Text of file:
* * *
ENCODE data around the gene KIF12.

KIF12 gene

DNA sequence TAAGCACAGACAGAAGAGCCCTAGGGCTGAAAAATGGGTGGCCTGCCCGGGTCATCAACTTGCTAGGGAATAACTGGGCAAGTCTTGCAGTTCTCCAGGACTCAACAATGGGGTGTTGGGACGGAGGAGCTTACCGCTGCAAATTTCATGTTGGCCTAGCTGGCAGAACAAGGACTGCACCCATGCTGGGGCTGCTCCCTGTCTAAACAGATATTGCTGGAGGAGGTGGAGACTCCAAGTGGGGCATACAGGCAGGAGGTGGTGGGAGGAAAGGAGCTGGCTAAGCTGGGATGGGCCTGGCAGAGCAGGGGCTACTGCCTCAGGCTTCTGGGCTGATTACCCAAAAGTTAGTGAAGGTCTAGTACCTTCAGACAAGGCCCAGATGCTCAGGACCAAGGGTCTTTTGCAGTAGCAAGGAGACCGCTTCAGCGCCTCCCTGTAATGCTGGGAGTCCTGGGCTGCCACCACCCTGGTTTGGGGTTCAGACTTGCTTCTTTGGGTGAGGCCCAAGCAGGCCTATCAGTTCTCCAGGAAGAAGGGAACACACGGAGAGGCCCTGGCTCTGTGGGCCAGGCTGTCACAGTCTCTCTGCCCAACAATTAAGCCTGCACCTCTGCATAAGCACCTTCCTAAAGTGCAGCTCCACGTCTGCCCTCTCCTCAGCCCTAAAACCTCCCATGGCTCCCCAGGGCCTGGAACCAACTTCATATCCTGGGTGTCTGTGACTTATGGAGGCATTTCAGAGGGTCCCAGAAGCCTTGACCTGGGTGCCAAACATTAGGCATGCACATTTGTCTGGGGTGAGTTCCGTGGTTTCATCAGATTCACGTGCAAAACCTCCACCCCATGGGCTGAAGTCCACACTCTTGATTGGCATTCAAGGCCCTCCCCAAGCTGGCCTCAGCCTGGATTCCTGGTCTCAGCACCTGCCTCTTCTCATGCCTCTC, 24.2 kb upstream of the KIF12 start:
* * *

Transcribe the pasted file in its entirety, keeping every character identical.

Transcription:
ENCODE data around the gene KIF12.

KIF12 gene

DNA sequence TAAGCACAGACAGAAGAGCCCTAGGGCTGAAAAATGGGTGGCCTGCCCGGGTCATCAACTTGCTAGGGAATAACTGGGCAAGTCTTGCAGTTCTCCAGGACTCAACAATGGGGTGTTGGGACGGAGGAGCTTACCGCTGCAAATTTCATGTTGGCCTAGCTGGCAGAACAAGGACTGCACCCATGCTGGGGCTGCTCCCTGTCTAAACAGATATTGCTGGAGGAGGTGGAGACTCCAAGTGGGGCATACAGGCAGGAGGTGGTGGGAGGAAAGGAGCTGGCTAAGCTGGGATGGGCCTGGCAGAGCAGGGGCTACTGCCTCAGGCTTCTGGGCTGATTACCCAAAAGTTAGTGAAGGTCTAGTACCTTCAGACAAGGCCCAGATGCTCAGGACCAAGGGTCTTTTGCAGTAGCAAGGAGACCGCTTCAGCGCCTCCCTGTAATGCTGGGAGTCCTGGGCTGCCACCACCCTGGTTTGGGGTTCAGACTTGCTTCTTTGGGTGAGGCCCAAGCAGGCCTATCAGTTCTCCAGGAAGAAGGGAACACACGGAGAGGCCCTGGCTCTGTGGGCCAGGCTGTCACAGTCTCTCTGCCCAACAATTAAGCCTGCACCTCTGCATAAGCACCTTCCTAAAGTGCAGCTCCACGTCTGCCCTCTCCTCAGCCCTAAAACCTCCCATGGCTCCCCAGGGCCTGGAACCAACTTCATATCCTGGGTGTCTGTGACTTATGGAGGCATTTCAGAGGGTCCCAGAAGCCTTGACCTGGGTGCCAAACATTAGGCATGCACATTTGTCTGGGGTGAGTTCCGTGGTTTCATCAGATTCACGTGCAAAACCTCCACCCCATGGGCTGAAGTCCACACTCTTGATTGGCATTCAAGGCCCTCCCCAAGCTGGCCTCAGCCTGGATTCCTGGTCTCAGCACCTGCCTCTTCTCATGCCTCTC, 24.2 kb upstream of the KIF12 start: